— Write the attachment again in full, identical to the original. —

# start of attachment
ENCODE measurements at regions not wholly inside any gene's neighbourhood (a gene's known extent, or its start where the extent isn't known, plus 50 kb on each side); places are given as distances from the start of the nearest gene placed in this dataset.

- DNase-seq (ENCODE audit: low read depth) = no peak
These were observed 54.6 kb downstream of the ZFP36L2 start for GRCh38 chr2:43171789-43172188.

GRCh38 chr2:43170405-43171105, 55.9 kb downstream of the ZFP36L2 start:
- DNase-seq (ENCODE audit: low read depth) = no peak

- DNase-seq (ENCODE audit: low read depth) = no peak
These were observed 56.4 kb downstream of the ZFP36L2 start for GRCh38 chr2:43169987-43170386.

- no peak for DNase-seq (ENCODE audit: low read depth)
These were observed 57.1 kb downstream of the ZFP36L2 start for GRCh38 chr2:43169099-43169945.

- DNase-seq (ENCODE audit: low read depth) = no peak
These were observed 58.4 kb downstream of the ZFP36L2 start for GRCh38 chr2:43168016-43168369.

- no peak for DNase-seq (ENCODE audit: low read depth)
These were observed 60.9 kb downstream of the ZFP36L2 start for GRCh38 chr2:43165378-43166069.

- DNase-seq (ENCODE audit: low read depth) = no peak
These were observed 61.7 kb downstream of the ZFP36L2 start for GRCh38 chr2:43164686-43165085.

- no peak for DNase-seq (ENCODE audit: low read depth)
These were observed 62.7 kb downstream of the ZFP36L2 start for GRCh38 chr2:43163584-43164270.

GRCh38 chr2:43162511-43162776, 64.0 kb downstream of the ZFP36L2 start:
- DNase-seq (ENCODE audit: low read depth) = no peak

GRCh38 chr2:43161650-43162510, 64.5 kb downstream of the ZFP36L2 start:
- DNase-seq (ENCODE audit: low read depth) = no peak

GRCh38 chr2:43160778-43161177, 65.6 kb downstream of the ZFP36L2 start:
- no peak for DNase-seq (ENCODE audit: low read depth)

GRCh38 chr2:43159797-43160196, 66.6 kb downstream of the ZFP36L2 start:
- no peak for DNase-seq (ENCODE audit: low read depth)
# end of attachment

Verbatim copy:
ENCODE measurements at regions not wholly inside any gene's neighbourhood (a gene's known extent, or its start where the extent isn't known, plus 50 kb on each side); places are given as distances from the start of the nearest gene placed in this dataset.

- DNase-seq (ENCODE audit: low read depth) = no peak
These were observed 54.6 kb downstream of the ZFP36L2 start for GRCh38 chr2:43171789-43172188.

GRCh38 chr2:43170405-43171105, 55.9 kb downstream of the ZFP36L2 start:
- DNase-seq (ENCODE audit: low read depth) = no peak

- DNase-seq (ENCODE audit: low read depth) = no peak
These were observed 56.4 kb downstream of the ZFP36L2 start for GRCh38 chr2:43169987-43170386.

- no peak for DNase-seq (ENCODE audit: low read depth)
These were observed 57.1 kb downstream of the ZFP36L2 start for GRCh38 chr2:43169099-43169945.

- DNase-seq (ENCODE audit: low read depth) = no peak
These were observed 58.4 kb downstream of the ZFP36L2 start for GRCh38 chr2:43168016-43168369.

- no peak for DNase-seq (ENCODE audit: low read depth)
These were observed 60.9 kb downstream of the ZFP36L2 start for GRCh38 chr2:43165378-43166069.

- DNase-seq (ENCODE audit: low read depth) = no peak
These were observed 61.7 kb downstream of the ZFP36L2 start for GRCh38 chr2:43164686-43165085.

- no peak for DNase-seq (ENCODE audit: low read depth)
These were observed 62.7 kb downstream of the ZFP36L2 start for GRCh38 chr2:43163584-43164270.

GRCh38 chr2:43162511-43162776, 64.0 kb downstream of the ZFP36L2 start:
- DNase-seq (ENCODE audit: low read depth) = no peak

GRCh38 chr2:43161650-43162510, 64.5 kb downstream of the ZFP36L2 start:
- DNase-seq (ENCODE audit: low read depth) = no peak

GRCh38 chr2:43160778-43161177, 65.6 kb downstream of the ZFP36L2 start:
- no peak for DNase-seq (ENCODE audit: low read depth)

GRCh38 chr2:43159797-43160196, 66.6 kb downstream of the ZFP36L2 start:
- no peak for DNase-seq (ENCODE audit: low read depth)